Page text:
Michael Scharff: [00:04:04] Yeah, well, e-commerce, you know, because of the advent of multichannel years ago, it really became a multimode method of engagement. So not only did it become a primary source for information, but also shopping across different channels. So today, virtually every transaction has some level of digital engagement associated with it, whether it’s a high ticket purchase and somebody really wants to do in person, they’re going to do all the research online. They might be doing buy online pickup in store. People are going from desktop to mobile to tablet to in-store kiosks. So there’s really been an evolution in e-commerce to become part of the transaction process or the journey for every single customer engagement with the brand these days. And it’s really important to understand that the metrics you need to look at really span all of those different types of touch points. It’s not just about what you sell on your website, but it’s about how you engage customers. How do you drive them to stores, how do you find repeat business? How do you show them new items? So there’s a whole host of things that e-commerce has become central to around that digital experience.
Rochelle Reiter: [00:05:12] Sure. So what opportunities do you see that become available to brands because of that evolution?
Michael Scharff: [00:05:20] Well, probably the biggest opportunity is also the biggest challenge is how do you as a brand, become fluent in engaging with customers in multiple touch points? And if you think about the legacy retail brands, they really built up their core competencies around the in-store experience. And how do you create a great physical environment or how do you service customers with really rapid logistics or low prices? So now all brands need to be experts at digital from a user experience standpoint and understanding that seamless integration of digital into their broader channels. Clearly, if it’s a digital first company, they have some advantages in the digital space. But where do they then have challenges is how do they figure out what the opportunity is for building physical infrastructure to meet those customers where they want to be? And we’re starting to see a lot more digital brands move into the physical space like Amazon and Warby Parker and others who’ve realized that there is a role for both channels, both the physical channel and the digital channel in that customer journey. So the key is to really understand the power of each channel and how it can enhance your overall customer experience and customer engagement and leverage the channels together to create that best possible experience.
Rochelle Reiter: [00:06:30] Sure. So now you’re having to maximize both physical..
Michael Scharff: [00:06:34] It’s a lot of work!
Rochelle Reiter: [00:06:35] …and digital. Right. So Evolv is specifically around A.I. Can you share how brands can use A.I. to better serve its customers?
Michael Scharff: [00:06:48] Yeah, absolutely. So when you think about the complexity of the experiences that brands are faced with trying to create for customers today, there are almost limitless number of ways a customer can interact with a brand. If you think about a typical customer journey on a website. There are dozens of pages with literally thousands of different elements across those pages. And you’ve got all of your customer history, you’ve got your interactions across channel and there’s an enormous amount of complexity in trying to understand how to create the right customer experience for that customer at that point in time, because customers are always changing what their goals are. So leveraging A.I. allows brands to use the power of machine learning and artificial intelligence and big data to really understand how to best serve each customer at a given point in time based upon their customers objectives in real time. And that’s really something that can’t be done without the power of A.I. It’s really impossible to look through all of that data and quickly and efficiently make decisions and then serve up different experiences in your digital channels to to help optimize the customer’s journey.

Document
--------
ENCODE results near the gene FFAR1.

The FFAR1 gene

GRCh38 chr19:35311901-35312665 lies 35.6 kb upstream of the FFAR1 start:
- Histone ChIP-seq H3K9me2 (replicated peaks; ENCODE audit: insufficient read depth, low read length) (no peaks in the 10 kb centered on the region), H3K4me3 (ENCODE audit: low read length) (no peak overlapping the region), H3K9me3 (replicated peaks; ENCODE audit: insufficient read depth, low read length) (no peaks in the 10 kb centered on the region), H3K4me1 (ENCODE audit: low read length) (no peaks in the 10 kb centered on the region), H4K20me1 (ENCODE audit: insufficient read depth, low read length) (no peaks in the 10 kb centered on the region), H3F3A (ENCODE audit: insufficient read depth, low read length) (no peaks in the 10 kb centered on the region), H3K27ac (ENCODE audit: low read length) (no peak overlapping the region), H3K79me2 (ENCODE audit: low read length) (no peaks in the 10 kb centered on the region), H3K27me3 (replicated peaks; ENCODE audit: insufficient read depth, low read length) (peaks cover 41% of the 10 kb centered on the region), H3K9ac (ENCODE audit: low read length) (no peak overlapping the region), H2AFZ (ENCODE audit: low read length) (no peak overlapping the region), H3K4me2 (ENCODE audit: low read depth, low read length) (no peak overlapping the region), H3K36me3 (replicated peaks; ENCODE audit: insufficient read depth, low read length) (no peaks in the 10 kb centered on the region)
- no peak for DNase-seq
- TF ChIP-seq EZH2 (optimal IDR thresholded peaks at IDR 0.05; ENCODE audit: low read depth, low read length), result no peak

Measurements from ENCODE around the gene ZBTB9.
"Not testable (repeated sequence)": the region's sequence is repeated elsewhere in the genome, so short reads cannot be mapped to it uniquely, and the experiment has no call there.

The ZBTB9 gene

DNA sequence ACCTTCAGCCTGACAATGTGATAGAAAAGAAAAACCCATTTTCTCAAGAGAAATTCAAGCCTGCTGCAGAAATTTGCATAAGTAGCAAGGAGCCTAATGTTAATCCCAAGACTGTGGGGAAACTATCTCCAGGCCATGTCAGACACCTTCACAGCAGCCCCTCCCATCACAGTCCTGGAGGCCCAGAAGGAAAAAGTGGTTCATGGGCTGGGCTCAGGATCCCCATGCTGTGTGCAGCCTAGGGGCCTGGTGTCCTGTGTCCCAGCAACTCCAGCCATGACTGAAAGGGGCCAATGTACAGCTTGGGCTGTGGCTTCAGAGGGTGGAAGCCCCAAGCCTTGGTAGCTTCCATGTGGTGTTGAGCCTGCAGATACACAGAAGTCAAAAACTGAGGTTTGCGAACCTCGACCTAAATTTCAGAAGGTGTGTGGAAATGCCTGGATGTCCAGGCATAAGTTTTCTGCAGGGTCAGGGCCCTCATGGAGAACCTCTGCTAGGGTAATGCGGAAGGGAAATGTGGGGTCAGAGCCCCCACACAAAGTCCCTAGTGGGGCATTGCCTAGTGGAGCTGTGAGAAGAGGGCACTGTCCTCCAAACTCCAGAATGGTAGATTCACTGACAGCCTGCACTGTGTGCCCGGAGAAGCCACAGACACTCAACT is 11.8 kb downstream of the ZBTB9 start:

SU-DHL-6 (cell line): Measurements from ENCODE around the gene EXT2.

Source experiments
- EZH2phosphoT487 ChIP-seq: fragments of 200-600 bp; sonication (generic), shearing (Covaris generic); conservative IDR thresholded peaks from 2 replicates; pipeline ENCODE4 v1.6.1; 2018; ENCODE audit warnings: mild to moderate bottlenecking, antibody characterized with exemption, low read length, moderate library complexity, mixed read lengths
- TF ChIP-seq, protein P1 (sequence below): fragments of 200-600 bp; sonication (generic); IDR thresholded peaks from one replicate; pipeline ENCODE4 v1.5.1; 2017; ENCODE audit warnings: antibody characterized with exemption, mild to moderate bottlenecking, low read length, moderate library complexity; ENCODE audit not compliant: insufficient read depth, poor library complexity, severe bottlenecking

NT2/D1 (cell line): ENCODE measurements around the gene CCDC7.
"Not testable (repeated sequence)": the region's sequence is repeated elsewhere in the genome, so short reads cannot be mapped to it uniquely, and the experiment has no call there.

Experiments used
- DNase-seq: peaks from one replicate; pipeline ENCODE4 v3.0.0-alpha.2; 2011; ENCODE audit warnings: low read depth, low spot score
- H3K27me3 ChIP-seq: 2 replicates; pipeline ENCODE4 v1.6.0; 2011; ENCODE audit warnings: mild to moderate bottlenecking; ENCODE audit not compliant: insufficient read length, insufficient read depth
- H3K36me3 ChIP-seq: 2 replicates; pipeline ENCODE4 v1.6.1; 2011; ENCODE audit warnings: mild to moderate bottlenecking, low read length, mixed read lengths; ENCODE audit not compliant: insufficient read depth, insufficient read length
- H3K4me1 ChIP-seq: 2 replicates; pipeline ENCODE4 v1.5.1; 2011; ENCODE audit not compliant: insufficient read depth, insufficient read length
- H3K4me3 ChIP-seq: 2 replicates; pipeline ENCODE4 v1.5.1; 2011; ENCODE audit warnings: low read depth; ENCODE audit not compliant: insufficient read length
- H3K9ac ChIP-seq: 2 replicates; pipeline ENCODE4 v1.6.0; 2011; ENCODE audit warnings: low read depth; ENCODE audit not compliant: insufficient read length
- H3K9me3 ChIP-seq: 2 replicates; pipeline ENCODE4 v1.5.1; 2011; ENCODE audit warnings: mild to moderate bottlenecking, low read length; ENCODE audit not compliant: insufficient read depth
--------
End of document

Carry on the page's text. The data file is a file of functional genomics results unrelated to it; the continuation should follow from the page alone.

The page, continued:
Rochelle Reiter: [00:07:56] How does a better experience translate to value for consumers?
Michael Scharff: [00:08:00] Yeah, that one actually is pretty easy. So for most customers, you know, when you’re faced with a really complex set of user journeys on a website, what you’re looking for is you want to get to your experience, the thing you’re trying to accomplish, whether it’s make a purchase or sign up for a credit card or check the balance on the payment you want to do, it is easy and intuitively as possible. And using A.I. we can help understand what the customer’s objectives are within a journey and try to serve up the right experience and help them get to their goals as soon as possible. So really, the whole goal is to try to create the best possible experience for the consumer to meet their goals with that digital engagement. And that’s not something you can’t do with a standard generic website that’s designed to serve all customers at all times for all purposes. So really, it’s about trying to meet the customer where they are and help them get to their objective as fast as possible and really friendly.